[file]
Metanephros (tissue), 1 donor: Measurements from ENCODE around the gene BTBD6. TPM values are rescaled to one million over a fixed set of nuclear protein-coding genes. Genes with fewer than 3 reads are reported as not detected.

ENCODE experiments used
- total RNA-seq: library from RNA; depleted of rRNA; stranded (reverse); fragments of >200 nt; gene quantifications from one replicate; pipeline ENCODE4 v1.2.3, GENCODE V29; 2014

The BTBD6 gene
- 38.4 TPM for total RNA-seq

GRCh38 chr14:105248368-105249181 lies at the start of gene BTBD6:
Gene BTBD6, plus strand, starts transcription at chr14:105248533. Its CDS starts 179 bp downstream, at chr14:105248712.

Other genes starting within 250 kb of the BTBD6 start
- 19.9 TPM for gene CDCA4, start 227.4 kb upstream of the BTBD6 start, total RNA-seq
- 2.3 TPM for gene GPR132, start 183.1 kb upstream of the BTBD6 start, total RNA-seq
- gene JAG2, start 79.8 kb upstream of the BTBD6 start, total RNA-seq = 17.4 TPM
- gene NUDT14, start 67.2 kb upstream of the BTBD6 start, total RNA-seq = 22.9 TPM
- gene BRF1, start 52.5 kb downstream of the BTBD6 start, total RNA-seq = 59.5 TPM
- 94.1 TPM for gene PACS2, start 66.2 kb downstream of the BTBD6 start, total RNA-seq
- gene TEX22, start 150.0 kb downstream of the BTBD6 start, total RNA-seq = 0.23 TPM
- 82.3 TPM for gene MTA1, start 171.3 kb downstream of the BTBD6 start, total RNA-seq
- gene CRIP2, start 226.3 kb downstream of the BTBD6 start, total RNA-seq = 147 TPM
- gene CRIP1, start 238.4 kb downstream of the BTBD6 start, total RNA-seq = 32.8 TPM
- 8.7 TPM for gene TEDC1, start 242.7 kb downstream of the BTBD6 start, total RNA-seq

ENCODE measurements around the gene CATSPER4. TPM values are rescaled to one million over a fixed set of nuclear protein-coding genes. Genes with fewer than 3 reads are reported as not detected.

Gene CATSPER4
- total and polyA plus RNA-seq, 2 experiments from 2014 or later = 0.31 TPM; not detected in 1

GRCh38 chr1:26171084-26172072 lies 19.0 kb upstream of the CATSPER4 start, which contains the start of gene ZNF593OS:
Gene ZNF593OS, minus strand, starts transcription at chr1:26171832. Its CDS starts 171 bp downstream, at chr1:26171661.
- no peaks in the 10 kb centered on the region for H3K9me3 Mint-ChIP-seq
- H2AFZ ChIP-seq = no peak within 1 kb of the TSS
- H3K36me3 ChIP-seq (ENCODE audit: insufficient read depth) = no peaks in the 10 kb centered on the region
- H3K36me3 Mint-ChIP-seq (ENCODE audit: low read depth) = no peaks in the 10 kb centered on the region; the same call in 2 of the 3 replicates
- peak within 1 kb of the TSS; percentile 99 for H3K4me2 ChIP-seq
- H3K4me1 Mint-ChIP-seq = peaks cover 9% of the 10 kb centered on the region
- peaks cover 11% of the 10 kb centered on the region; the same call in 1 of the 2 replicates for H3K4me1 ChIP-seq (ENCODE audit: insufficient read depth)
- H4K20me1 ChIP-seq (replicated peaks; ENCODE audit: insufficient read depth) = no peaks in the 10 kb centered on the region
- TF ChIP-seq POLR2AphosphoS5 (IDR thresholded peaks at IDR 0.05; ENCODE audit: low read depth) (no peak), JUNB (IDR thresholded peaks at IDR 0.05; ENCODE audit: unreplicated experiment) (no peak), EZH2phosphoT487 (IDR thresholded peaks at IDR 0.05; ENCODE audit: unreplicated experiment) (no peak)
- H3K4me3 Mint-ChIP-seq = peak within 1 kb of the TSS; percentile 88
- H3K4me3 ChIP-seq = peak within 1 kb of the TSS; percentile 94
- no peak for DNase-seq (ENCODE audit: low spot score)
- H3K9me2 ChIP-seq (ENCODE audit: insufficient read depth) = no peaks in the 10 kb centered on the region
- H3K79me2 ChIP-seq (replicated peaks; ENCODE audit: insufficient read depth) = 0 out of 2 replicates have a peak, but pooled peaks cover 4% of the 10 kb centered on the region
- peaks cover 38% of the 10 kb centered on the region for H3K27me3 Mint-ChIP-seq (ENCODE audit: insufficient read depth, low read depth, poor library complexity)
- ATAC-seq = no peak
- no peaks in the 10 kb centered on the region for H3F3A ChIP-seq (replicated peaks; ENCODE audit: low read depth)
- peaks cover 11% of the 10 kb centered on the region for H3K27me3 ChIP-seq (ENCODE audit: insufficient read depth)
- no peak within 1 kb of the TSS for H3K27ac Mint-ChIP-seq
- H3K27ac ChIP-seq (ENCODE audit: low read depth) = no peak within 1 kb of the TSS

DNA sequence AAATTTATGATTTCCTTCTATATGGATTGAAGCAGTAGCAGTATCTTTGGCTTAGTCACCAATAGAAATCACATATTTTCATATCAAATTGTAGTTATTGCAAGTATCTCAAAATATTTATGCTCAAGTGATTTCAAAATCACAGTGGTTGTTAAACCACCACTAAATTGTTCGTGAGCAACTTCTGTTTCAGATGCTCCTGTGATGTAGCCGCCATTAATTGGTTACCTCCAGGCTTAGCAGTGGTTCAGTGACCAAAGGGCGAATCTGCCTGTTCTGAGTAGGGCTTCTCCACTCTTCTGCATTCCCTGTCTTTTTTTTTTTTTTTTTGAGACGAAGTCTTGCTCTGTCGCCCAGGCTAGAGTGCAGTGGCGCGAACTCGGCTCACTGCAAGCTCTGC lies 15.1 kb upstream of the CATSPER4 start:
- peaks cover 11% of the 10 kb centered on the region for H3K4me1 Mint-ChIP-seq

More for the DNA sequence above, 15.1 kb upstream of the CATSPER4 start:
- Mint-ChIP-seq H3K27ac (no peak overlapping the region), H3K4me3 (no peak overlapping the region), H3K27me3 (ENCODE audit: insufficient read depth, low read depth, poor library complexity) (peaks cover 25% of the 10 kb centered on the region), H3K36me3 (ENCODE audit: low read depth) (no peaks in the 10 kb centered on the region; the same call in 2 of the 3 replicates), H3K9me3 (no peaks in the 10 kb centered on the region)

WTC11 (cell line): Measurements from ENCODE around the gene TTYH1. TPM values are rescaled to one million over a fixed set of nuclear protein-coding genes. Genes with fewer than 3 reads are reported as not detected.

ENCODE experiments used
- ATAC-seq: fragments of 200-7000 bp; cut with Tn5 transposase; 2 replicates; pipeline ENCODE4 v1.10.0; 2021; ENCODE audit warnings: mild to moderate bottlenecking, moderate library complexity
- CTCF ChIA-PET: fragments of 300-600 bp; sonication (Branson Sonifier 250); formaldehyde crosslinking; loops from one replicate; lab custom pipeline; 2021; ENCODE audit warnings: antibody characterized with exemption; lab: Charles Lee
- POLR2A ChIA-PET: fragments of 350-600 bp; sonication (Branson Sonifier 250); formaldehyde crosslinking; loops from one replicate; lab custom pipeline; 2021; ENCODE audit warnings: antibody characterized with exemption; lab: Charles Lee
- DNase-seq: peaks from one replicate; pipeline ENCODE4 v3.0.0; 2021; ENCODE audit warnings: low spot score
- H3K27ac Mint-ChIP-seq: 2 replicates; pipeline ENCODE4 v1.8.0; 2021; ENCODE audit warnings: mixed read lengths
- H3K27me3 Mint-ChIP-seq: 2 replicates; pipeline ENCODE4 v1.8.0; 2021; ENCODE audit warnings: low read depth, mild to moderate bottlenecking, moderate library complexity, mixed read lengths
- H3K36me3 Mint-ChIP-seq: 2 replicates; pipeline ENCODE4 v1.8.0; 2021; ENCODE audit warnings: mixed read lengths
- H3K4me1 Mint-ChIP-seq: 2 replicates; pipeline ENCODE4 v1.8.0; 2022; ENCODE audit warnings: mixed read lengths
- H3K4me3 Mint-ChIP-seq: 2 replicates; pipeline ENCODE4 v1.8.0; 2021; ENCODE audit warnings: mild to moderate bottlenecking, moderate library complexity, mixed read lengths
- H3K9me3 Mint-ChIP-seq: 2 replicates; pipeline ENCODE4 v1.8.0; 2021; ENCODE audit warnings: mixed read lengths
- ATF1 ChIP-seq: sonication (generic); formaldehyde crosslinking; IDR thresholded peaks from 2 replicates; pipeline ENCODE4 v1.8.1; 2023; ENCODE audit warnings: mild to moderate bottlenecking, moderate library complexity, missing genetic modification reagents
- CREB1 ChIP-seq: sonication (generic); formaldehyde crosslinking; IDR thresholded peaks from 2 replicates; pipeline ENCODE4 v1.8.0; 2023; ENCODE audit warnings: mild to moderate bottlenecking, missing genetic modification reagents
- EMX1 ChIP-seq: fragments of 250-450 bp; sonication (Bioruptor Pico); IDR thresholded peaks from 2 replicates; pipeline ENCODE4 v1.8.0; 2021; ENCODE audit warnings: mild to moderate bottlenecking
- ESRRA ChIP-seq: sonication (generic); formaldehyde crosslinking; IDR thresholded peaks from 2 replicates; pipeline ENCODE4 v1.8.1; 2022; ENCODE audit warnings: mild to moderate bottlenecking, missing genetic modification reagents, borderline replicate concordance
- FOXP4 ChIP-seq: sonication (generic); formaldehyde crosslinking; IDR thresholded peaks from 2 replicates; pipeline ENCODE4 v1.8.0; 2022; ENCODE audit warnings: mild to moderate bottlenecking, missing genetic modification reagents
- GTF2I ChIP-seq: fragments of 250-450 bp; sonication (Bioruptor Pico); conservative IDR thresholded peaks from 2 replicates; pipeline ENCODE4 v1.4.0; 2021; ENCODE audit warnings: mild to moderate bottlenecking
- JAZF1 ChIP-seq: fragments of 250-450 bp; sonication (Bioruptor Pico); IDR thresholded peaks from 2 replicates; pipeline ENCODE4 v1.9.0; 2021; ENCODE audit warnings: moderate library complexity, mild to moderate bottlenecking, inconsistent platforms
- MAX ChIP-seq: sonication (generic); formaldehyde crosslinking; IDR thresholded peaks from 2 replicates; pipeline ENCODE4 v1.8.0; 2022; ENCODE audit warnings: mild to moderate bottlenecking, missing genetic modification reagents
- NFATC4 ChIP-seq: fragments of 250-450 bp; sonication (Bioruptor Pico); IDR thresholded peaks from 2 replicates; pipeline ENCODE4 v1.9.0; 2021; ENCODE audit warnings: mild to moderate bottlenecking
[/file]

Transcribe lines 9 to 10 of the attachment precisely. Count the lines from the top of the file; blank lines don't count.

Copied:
- 19.9 TPM for gene CDCA4, start 227.4 kb upstream of the BTBD6 start, total RNA-seq
- 2.3 TPM for gene GPR132, start 183.1 kb upstream of the BTBD6 start, total RNA-seq